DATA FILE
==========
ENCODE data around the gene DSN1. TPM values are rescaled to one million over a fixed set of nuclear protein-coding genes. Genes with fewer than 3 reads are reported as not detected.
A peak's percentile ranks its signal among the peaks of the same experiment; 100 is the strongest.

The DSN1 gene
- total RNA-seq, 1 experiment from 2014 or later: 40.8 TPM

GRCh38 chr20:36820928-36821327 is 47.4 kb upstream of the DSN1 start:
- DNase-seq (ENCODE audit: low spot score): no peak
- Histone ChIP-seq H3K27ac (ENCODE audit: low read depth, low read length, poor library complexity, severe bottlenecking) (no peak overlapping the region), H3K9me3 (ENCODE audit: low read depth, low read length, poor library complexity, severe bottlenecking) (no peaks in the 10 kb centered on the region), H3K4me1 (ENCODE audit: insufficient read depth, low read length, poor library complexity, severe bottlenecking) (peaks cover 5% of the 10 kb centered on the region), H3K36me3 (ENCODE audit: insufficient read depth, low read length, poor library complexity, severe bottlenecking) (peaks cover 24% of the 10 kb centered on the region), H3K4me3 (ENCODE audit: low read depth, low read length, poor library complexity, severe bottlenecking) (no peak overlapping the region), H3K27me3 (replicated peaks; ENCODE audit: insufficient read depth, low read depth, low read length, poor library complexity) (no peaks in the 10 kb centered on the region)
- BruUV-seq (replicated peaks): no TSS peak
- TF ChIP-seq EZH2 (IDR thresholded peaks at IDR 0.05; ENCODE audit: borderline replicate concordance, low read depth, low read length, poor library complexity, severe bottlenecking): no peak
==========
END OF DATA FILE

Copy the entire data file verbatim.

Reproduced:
ENCODE data around the gene DSN1. TPM values are rescaled to one million over a fixed set of nuclear protein-coding genes. Genes with fewer than 3 reads are reported as not detected.
A peak's percentile ranks its signal among the peaks of the same experiment; 100 is the strongest.

The DSN1 gene
- total RNA-seq, 1 experiment from 2014 or later: 40.8 TPM

GRCh38 chr20:36820928-36821327 is 47.4 kb upstream of the DSN1 start:
- DNase-seq (ENCODE audit: low spot score): no peak
- Histone ChIP-seq H3K27ac (ENCODE audit: low read depth, low read length, poor library complexity, severe bottlenecking) (no peak overlapping the region), H3K9me3 (ENCODE audit: low read depth, low read length, poor library complexity, severe bottlenecking) (no peaks in the 10 kb centered on the region), H3K4me1 (ENCODE audit: insufficient read depth, low read length, poor library complexity, severe bottlenecking) (peaks cover 5% of the 10 kb centered on the region), H3K36me3 (ENCODE audit: insufficient read depth, low read length, poor library complexity, severe bottlenecking) (peaks cover 24% of the 10 kb centered on the region), H3K4me3 (ENCODE audit: low read depth, low read length, poor library complexity, severe bottlenecking) (no peak overlapping the region), H3K27me3 (replicated peaks; ENCODE audit: insufficient read depth, low read depth, low read length, poor library complexity) (no peaks in the 10 kb centered on the region)
- BruUV-seq (replicated peaks): no TSS peak
- TF ChIP-seq EZH2 (IDR thresholded peaks at IDR 0.05; ENCODE audit: borderline replicate concordance, low read depth, low read length, poor library complexity, severe bottlenecking): no peak